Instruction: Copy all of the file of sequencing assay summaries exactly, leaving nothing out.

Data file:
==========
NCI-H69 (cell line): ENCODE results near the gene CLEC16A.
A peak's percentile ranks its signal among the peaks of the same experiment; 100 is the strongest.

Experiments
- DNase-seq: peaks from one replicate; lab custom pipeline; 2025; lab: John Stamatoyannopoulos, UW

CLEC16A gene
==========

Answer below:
NCI-H69 (cell line): ENCODE results near the gene CLEC16A.
A peak's percentile ranks its signal among the peaks of the same experiment; 100 is the strongest.

Experiments
- DNase-seq: peaks from one replicate; lab custom pipeline; 2025; lab: John Stamatoyannopoulos, UW

CLEC16A gene